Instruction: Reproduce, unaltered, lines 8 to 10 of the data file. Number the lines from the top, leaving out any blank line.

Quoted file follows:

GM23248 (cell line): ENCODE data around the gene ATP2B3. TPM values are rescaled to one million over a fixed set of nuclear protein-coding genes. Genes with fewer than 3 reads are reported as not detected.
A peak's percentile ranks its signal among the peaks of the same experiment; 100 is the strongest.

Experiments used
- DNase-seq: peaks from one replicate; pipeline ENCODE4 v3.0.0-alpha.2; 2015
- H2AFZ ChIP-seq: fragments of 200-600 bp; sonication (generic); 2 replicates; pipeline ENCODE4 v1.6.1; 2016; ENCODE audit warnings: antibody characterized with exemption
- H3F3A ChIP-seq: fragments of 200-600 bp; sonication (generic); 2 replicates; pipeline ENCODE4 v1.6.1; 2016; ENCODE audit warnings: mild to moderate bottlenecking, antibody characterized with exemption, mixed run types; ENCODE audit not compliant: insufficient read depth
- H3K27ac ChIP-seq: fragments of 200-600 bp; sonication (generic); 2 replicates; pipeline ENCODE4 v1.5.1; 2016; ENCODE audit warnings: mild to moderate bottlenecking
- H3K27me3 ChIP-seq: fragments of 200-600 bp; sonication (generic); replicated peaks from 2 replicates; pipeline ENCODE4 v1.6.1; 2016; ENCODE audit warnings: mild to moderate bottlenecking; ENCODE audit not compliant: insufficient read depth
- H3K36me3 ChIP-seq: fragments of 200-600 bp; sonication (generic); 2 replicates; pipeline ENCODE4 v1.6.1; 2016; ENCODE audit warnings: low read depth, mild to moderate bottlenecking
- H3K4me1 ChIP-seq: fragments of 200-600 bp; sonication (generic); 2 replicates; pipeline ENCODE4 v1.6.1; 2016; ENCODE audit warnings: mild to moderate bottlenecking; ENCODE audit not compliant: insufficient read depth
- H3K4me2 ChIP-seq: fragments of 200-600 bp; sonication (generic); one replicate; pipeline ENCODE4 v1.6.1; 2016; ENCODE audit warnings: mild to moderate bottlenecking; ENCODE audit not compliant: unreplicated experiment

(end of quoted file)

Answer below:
- H3K27me3 ChIP-seq: fragments of 200-600 bp; sonication (generic); replicated peaks from 2 replicates; pipeline ENCODE4 v1.6.1; 2016; ENCODE audit warnings: mild to moderate bottlenecking; ENCODE audit not compliant: insufficient read depth
- H3K36me3 ChIP-seq: fragments of 200-600 bp; sonication (generic); 2 replicates; pipeline ENCODE4 v1.6.1; 2016; ENCODE audit warnings: low read depth, mild to moderate bottlenecking
- H3K4me1 ChIP-seq: fragments of 200-600 bp; sonication (generic); 2 replicates; pipeline ENCODE4 v1.6.1; 2016; ENCODE audit warnings: mild to moderate bottlenecking; ENCODE audit not compliant: insufficient read depth